Where would we be without the water we get from cool mountain streams?
In the densely populated southeastern U.S., forested watersheds are particularly important to drinking water supplies. Recent estimates show that southern forests deliver surface drinking water to some 48.7 million people, with streams from the mountainous Southern Appalachian region alone providing water supplies to 10 million, many of them living in major cities such as Atlanta, Georgia.
Newly published research from the U.S. Forest Service shows that water yields from unmanaged forested watersheds in the southern Appalachian Mountains declined by up to 22 percent a year since the 1970s. Changes in water yield were mostly tied to changes in climate, but disturbance-related shifts in forest species composition and structure over time also played a role. The study findings have implications for managing forested watersheds to ensure water supply under future climate change.
“Climate and land use change have long been linked to changes in water yield,” said Pete Caldwell, research hydrologist for the Forest Service Southern Research Station (SRS) and primary author of the article recently published in the journal Global Change Biology. “This study is one of the first to show that gradual and subtle changes in forest structure and species composition, driven by climate change — as well as by invasive insects and pathogens — can also affect water yield.”
The scientists analyzed 76 years of data (1938 through 2013) collected from six unmanaged, reference watersheds at the SRS Coweeta Hydrologic Laboratory located in the southern Appalachian Mountains of North Carolina, to find out whether annual water yield from those watersheds has changed over time, and if so, to determine causes for significant changes. They tied measurements of climate and streamflow to data collected in long-term vegetation plots and ecohydrologic measurements of water use by individual tree species.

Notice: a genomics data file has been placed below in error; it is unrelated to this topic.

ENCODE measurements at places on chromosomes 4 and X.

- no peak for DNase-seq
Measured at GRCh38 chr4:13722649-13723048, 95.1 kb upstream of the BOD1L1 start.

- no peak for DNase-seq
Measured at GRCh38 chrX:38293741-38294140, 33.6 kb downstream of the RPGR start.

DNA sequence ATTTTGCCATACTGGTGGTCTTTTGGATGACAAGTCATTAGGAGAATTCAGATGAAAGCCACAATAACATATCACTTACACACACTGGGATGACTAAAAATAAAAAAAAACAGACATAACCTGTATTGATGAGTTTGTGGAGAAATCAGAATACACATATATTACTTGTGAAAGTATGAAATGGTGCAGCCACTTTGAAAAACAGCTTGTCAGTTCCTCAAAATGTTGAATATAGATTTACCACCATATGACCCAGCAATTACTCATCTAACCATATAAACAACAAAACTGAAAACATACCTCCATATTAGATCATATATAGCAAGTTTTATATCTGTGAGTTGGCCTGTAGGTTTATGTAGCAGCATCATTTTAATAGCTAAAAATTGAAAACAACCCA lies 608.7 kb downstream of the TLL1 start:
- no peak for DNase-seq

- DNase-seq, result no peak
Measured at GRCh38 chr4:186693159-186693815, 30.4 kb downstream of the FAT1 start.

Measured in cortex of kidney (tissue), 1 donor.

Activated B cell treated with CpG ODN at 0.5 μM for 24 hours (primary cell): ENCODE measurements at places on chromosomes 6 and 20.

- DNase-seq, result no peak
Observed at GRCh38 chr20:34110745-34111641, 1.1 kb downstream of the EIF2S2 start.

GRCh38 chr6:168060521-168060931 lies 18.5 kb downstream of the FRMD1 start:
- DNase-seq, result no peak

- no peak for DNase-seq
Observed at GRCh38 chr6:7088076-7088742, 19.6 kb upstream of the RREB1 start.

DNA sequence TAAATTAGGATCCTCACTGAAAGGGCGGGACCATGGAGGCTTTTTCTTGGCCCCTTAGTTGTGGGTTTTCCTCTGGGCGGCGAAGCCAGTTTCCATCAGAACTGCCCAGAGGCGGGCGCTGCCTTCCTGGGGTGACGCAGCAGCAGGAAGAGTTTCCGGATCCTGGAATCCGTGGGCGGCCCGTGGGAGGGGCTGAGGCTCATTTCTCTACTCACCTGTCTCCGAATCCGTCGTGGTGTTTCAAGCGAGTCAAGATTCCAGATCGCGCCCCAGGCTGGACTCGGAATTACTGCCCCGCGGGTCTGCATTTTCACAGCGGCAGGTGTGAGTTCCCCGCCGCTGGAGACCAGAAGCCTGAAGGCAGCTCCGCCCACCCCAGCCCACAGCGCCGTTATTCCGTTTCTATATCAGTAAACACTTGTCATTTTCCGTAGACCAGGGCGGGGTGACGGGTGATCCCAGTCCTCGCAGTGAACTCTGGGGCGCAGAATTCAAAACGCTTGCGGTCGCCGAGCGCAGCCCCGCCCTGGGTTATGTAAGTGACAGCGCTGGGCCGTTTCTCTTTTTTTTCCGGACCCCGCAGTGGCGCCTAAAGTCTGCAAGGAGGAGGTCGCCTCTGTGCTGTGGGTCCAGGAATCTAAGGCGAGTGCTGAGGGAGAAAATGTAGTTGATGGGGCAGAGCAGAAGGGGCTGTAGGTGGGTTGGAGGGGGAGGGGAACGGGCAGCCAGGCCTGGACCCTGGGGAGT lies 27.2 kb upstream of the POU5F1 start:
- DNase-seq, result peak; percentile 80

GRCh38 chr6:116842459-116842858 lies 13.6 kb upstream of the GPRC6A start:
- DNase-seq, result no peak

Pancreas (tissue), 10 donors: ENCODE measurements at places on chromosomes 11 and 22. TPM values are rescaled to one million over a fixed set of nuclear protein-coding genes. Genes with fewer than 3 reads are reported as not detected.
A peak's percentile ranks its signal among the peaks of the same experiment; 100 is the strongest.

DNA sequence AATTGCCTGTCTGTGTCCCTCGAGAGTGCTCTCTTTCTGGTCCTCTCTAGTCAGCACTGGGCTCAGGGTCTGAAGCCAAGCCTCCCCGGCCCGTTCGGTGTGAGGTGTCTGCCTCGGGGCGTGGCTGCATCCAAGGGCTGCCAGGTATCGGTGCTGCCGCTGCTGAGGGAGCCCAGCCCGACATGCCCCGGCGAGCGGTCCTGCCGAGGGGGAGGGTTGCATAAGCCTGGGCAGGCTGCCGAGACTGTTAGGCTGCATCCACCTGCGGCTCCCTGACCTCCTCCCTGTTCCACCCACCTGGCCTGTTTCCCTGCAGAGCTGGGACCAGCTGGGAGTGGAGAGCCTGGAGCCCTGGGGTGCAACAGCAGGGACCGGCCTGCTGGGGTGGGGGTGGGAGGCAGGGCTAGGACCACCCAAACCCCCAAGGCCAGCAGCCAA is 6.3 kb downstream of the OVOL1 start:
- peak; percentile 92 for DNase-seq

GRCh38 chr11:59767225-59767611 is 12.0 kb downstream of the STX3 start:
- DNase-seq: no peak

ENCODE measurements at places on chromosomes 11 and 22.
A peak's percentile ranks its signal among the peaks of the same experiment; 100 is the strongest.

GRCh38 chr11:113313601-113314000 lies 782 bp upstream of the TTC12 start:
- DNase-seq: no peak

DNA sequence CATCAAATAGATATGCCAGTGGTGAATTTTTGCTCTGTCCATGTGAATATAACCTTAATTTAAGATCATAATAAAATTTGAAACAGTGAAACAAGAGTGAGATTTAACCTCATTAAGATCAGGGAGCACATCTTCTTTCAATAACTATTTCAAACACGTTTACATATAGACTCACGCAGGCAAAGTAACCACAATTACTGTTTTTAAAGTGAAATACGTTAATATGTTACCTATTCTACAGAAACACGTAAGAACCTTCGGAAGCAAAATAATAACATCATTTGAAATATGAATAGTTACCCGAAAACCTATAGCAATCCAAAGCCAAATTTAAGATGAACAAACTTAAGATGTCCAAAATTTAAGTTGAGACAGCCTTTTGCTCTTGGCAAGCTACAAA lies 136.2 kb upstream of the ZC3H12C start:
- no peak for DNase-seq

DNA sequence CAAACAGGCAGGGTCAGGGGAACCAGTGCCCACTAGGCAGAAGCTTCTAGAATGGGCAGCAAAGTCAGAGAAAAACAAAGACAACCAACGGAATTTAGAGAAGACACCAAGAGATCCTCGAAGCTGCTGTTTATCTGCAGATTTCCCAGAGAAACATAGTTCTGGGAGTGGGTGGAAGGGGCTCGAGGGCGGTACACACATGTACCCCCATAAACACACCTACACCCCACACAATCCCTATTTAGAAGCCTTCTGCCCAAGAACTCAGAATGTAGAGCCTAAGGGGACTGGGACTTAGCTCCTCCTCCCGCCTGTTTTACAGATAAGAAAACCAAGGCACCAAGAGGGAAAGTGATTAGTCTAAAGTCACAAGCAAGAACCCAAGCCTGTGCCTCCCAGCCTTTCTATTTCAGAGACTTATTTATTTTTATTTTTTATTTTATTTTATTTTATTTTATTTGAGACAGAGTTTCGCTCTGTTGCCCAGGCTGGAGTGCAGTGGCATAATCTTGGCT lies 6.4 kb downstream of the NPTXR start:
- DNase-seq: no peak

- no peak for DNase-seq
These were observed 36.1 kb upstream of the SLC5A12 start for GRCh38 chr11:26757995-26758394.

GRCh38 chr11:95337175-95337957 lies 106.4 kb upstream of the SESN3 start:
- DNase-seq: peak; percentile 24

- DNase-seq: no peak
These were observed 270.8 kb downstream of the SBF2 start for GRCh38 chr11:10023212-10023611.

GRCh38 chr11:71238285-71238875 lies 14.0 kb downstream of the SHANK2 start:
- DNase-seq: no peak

“We found that, from 1938 to the mid-1970s, annual water yield increased by as much as 55 percent, but that was followed by decreases of up to 22 percent by 2013,” said Caldwell. “The vegetation survey showed increases in forest basal area (area expressed as the cross-sectional area of all the trees in a stand) since the mid-1970s and a shift from oak and hickory species to poplar and maple, which can use up to four times as much water as oaks and hickories of the same size. Changes in forest structure and species composition alone decreased water yield by as much as 18 percent in a given year since the 1970s after accounting for climate.”
The forests in the Coweeta Basin reflect the disturbance history of the region, which in addition to climate change has experienced early 20th century logging, drought, hurricanes, and insect and disease outbreaks, these last including the extirpation of the American chestnut, once the most important species in southern Appalachian forests. In addition, the arrival of hemlock woolly adelgid in the early 2000s has meant, at Coweeta and other sites, the almost total loss of a tree important to streamside ecology, and an increase in the dominance of maple and poplar in the overstory and rhododendron in the understory.
“Prior to this work, it took large, abrupt changes in forest structure and species composition to induce a change in water yield we could detect,” said Caldwell. “With the ability to measure water use in individual tree species using ecohydrological methods, we can now work across scales – from tree to watershed – to see the actual effects of species change in relation to climate.”
For more information, email Pete Caldwell at firstname.lastname@example.org